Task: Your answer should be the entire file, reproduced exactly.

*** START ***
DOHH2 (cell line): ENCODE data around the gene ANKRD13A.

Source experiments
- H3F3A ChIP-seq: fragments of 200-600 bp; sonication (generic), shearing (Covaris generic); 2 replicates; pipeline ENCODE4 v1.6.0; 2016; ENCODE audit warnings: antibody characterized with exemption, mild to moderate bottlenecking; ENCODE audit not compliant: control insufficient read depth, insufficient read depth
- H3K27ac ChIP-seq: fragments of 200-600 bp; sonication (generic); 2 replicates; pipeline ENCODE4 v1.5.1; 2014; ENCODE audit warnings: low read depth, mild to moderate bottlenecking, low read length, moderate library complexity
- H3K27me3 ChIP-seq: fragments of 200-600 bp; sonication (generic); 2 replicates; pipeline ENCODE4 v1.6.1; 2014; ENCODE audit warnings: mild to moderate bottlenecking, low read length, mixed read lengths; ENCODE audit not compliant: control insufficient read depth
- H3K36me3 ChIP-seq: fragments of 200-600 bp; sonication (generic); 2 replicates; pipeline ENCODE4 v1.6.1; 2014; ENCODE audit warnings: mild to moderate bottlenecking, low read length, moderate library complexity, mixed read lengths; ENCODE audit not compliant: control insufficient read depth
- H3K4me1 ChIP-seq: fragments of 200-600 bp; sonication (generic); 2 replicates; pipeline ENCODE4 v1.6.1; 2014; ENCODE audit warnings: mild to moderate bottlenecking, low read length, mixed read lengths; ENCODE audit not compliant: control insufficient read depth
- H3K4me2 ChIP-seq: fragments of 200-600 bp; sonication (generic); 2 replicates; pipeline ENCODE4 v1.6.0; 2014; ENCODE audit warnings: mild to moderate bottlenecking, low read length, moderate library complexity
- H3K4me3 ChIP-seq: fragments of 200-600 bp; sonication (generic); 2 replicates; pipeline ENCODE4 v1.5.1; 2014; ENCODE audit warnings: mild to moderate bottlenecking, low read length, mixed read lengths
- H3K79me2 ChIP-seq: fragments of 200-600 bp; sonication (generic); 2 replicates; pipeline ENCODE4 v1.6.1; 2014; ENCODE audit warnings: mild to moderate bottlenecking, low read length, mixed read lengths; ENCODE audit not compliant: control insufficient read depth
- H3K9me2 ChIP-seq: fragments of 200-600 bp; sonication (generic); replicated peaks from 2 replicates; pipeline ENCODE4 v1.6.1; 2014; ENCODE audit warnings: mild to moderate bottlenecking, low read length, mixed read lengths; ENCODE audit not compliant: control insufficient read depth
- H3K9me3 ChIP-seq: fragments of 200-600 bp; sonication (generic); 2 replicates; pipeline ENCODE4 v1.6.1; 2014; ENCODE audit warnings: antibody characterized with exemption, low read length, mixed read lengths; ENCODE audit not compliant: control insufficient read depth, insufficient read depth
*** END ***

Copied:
DOHH2 (cell line): ENCODE data around the gene ANKRD13A.

Source experiments
- H3F3A ChIP-seq: fragments of 200-600 bp; sonication (generic), shearing (Covaris generic); 2 replicates; pipeline ENCODE4 v1.6.0; 2016; ENCODE audit warnings: antibody characterized with exemption, mild to moderate bottlenecking; ENCODE audit not compliant: control insufficient read depth, insufficient read depth
- H3K27ac ChIP-seq: fragments of 200-600 bp; sonication (generic); 2 replicates; pipeline ENCODE4 v1.5.1; 2014; ENCODE audit warnings: low read depth, mild to moderate bottlenecking, low read length, moderate library complexity
- H3K27me3 ChIP-seq: fragments of 200-600 bp; sonication (generic); 2 replicates; pipeline ENCODE4 v1.6.1; 2014; ENCODE audit warnings: mild to moderate bottlenecking, low read length, mixed read lengths; ENCODE audit not compliant: control insufficient read depth
- H3K36me3 ChIP-seq: fragments of 200-600 bp; sonication (generic); 2 replicates; pipeline ENCODE4 v1.6.1; 2014; ENCODE audit warnings: mild to moderate bottlenecking, low read length, moderate library complexity, mixed read lengths; ENCODE audit not compliant: control insufficient read depth
- H3K4me1 ChIP-seq: fragments of 200-600 bp; sonication (generic); 2 replicates; pipeline ENCODE4 v1.6.1; 2014; ENCODE audit warnings: mild to moderate bottlenecking, low read length, mixed read lengths; ENCODE audit not compliant: control insufficient read depth
- H3K4me2 ChIP-seq: fragments of 200-600 bp; sonication (generic); 2 replicates; pipeline ENCODE4 v1.6.0; 2014; ENCODE audit warnings: mild to moderate bottlenecking, low read length, moderate library complexity
- H3K4me3 ChIP-seq: fragments of 200-600 bp; sonication (generic); 2 replicates; pipeline ENCODE4 v1.5.1; 2014; ENCODE audit warnings: mild to moderate bottlenecking, low read length, mixed read lengths
- H3K79me2 ChIP-seq: fragments of 200-600 bp; sonication (generic); 2 replicates; pipeline ENCODE4 v1.6.1; 2014; ENCODE audit warnings: mild to moderate bottlenecking, low read length, mixed read lengths; ENCODE audit not compliant: control insufficient read depth
- H3K9me2 ChIP-seq: fragments of 200-600 bp; sonication (generic); replicated peaks from 2 replicates; pipeline ENCODE4 v1.6.1; 2014; ENCODE audit warnings: mild to moderate bottlenecking, low read length, mixed read lengths; ENCODE audit not compliant: control insufficient read depth
- H3K9me3 ChIP-seq: fragments of 200-600 bp; sonication (generic); 2 replicates; pipeline ENCODE4 v1.6.1; 2014; ENCODE audit warnings: antibody characterized with exemption, low read length, mixed read lengths; ENCODE audit not compliant: control insufficient read depth, insufficient read depth